• Making a VAT return that includes a deliberate error could incur a penalty and would see HMRC charge 100% of any under-stated or over-claimed tax
  • HMRC can also charge a 30% penalty for assessments that are too low and are not informed of this within 30 days of issue

What can you do if you can’t pay your VAT bill on time?

The first thing to do is to contact HMRC as soon as possible and either look to arrange a Time to Pay agreement or arrange to pay the bill in monthly instalments instead of quarterly or via a direct debit mandate. 

If you’re going to speak to HMRC then you need to be very organised in advance and should have the following information to hand to make immediate reference to:

  • Your VAT reference number - which can be found on all correspondence
  • Your most recent expenditure and turnover figures
  • A list of company assets with recent valuations if available
  • The most up to date cash flow forecasts for the next six months/year
  • The reasons why the VAT bill hasn’t been paid
  • Suggestions for how any VAT arrears can be settled and when
  • How much VAT can be paid immediately as a goodwill gesture

HMRC will also take into account previous payment history to see if there had been any late payments or non submission of VAT returns too. 

Need Time to Pay? Ask for a TTP

A Time To Pay (TTP) arrangement with HMRC is an agreement to repay any outstanding amount over an extended period of time - usually between three and six months. This can be extended on very rare occasions but these are the exceptions. 

The debt is not reduced or written off unlike in a creditors voluntary liquidation (CVL) or other insolvency procedure - just spaced out into equal monthly payments. Interest will also continue to be charged on any overdue amount but late payment penalties will be suspended.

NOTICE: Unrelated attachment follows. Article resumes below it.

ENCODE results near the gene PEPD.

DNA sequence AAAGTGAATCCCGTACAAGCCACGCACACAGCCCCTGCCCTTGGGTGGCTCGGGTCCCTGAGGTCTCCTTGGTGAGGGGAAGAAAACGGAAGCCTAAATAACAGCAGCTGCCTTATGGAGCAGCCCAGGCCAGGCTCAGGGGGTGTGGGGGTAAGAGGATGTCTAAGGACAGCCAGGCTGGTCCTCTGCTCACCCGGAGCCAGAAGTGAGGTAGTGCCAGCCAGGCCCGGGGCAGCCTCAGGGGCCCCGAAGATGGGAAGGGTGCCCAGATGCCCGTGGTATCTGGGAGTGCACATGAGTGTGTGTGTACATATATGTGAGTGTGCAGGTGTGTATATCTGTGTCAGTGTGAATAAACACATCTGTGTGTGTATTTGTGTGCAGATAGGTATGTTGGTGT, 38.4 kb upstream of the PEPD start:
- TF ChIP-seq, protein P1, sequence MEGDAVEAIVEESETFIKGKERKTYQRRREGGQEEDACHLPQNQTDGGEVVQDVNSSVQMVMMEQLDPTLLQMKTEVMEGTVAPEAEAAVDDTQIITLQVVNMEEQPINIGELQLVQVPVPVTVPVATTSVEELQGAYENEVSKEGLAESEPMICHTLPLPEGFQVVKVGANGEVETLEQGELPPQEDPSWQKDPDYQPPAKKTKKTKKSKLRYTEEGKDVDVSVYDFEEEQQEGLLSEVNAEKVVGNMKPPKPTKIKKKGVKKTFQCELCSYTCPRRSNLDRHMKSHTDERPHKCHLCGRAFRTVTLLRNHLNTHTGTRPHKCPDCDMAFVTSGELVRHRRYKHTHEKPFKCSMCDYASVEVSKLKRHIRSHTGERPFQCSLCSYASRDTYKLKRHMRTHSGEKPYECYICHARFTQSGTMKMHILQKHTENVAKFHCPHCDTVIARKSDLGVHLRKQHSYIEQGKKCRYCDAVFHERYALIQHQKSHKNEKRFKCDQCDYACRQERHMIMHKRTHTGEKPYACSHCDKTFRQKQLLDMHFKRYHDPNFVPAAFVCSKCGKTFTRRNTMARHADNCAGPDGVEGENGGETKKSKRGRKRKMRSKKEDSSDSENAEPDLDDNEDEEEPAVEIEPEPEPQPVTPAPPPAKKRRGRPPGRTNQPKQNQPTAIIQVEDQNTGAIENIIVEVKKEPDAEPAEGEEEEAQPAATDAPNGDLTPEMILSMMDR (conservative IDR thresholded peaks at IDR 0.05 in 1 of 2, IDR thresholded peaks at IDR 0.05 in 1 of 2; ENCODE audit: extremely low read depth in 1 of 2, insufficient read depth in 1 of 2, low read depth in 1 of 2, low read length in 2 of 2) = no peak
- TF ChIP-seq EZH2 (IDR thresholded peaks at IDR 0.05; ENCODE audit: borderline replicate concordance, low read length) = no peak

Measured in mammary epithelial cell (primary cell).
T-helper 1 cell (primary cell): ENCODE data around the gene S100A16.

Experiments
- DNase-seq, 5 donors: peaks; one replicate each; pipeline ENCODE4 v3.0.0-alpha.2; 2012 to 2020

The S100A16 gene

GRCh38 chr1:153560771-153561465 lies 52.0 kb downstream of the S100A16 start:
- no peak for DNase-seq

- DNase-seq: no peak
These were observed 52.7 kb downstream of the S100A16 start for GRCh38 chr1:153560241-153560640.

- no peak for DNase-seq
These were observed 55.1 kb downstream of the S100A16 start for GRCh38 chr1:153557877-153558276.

It is critical that if a TTP is accepted that all other taxes due to HMRC including corporation tax and PAYE are maintained as failure to pay these, and the TTP itself, will result in the agreement failing and HMRC taking action as a result. 

This would most likely be through issuing a winding up petition looking to close the business and claim repayment through the forced sale of the business’ remaining assets. 

What if you can’t pay?

If a TTP agreement can’t be reached or isn’t appropriate and the business doesn’t have any other sources of finance to fall back on then they should, if they haven’t already, get some professional advice. 

Available options at this point will be more focused on the business’ immediate future and what changes can be made such as administration to allow the company to restructure and freeze all and any impending legal actions while this is explored. 

Alternatively if the problems are too great to realistically be overcome then closure options such as a CVL should be considered and examined in more detail to see if this could settle the outstanding VAT issues and any other outstanding debts including bounce back loans


Not knowing how to pay VAT or struggling with overdue VAT bills are just two reasons why business owners and directors can find themselves stressed and not giving their full attention to helping their business or themselves. 

This is why we offer a free virtual consultation to discuss any concerns they may have about the current or future direction of their company and what they can do to change it to something better. 

Getting advice and acting on it sooner rather than later will always be a better approach than hoping something will turn up but taking the initiative and acting quickly to arrange it is nearly always the best choice.

Business Rescue Expert is part of Robson Scott Associates Limited, a limited company registered in England and Wales No. 05331812, a leading independent insolvency practice, specialising in business rescue advice. The company holds professional indemnity insurance and complies with the EU Services Directive. Christopher Horner (IP no 16150) is licenced by the Insolvency Practitioners Association